Total UC San Diego research funding for the fiscal year which ended on June 30 was $1,012,200,459, down from $1,057,066,247 in 2014.
The university brought in research funding of more than a billion dollars in 2010, 2012, 2014, and this year, with 2011 and 2013 numbers falling just short of the billion-dollar mark.
Chancellor Pradeep K. Khosla said the strong performance can be credited to the creativity of the institution’s faculty. “Members of our faculty — as well as our postdoctoral scholars and our students — are eager to tackle the biggest questions, the hardest problems, in their fields, and their ideas attract impressive nationwide support.”
Vice Chancellor for Research Sandra A. Brown reiterated that the ability of university teams to garner support for research is noteworthy in a time of reductions in many areas of federal and state funding.
“Our success indicates both our research teams’ incredibly hard work and the importance of the avenues of research we’re exploring,” Brown said. “Funding agencies and industries recognize the powerful return on investment our researchers produce for the benefit of society.”
The funding supports research in many branches of medicine, the sciences, the arts, the humanities, oceanography, engineering, the social sciences, supercomputing, and other fields – research that UC San Diego is internationally recognized for translating into innovations, medical breakthroughs, jobs and new businesses in San Diego and California.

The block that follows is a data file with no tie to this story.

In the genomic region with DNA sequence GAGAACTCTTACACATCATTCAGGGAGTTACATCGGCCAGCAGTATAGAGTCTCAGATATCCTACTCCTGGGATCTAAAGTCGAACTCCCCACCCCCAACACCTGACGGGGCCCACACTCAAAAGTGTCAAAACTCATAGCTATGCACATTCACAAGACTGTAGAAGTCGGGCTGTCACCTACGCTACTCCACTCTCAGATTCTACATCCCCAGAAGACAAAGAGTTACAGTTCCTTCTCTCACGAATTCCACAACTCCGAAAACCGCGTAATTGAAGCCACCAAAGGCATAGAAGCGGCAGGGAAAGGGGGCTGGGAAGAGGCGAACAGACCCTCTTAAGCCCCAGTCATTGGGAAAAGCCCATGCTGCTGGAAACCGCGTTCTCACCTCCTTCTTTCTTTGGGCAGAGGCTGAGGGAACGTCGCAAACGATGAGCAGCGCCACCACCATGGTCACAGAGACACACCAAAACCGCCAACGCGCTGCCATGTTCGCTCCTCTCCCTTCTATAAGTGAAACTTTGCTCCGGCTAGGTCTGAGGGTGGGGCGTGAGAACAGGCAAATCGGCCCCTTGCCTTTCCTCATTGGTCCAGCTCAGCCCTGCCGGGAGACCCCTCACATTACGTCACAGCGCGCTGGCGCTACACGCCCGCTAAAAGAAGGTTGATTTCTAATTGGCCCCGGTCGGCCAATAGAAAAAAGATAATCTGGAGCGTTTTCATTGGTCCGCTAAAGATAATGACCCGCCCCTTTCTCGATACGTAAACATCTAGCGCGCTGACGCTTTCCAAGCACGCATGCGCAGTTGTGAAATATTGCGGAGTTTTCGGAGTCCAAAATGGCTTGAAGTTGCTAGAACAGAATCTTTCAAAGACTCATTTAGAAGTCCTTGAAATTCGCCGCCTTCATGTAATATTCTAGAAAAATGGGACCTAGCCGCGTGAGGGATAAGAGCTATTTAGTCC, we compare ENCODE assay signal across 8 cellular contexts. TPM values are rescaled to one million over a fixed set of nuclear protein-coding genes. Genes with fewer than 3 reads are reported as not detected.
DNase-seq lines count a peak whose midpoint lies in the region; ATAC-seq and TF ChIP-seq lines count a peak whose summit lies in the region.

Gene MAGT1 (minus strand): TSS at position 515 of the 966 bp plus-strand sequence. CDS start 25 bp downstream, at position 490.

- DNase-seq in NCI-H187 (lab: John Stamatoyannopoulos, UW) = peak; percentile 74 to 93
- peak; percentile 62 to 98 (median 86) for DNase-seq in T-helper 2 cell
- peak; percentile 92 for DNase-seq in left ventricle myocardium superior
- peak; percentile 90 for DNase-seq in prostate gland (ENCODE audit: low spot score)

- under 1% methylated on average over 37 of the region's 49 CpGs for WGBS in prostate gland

Stone Brewing in Partnership
To Produce Collaboration Beer
San Diego-based Stone Brewing Co. and BJ’s Restaurant & Brewhouse announced a limited release of a collaboration beer — Temple of Stone IPA — which will be available in all of BJ’s restaurants beginnng Monday.
Temple of Stone IPA will remain on tap through early September, or while supplies last. The collaboration IPA was brewed with malted wheat, new hops and elderflower.
“The use of wheat enhances the complex hop profile,” the companies said in a statement. “Two new hop varieties — Jarrylo and Belma — contribute fruity hop flavors that resemble blackberry and strawberry, while mellow floral notes of elderflower cover the palate.”
Pathway Genomics Limited Time
Pricing for Pathway Fit Genetic Test
San Diego-headquartered Pathway Genomics has announced a limited time $99 pricing for the Pathway Fit genetic test. The test analyzes more than 75 genetic markers known to impact metabolism, exercise, and energy consumption use within the human body. Using this analysis, the test creates a personalized nutrigenomic profile that provides individualized information to physicians and their patients in order to help them understand how genetics and lifestyle may impact their diet nutrition and exercise, said Pathway Genomics in a statement.
San Diego No Longer ‘Enron by the Sea,’ Auditors Say
City News Service
A report released Thursday on San Diego’s financial condition showed that the city has left the derisive “Enron by the Sea” description far behind and is much better off than other municipalities with similarly sized populations.
The City Auditor’s Office used 10 standard measurements of a public entity’s financial condition to document San Diego’s rise since 2005, a year when some mayoral candidates talked about declaring bankruptcy.
The results of the measurements, which display a government’s ability to finances its services on a continuing basis, were compared to Philadelphia, Phoenix, San Jose and three cities in Texas — Austin, Dallas and San Antonio.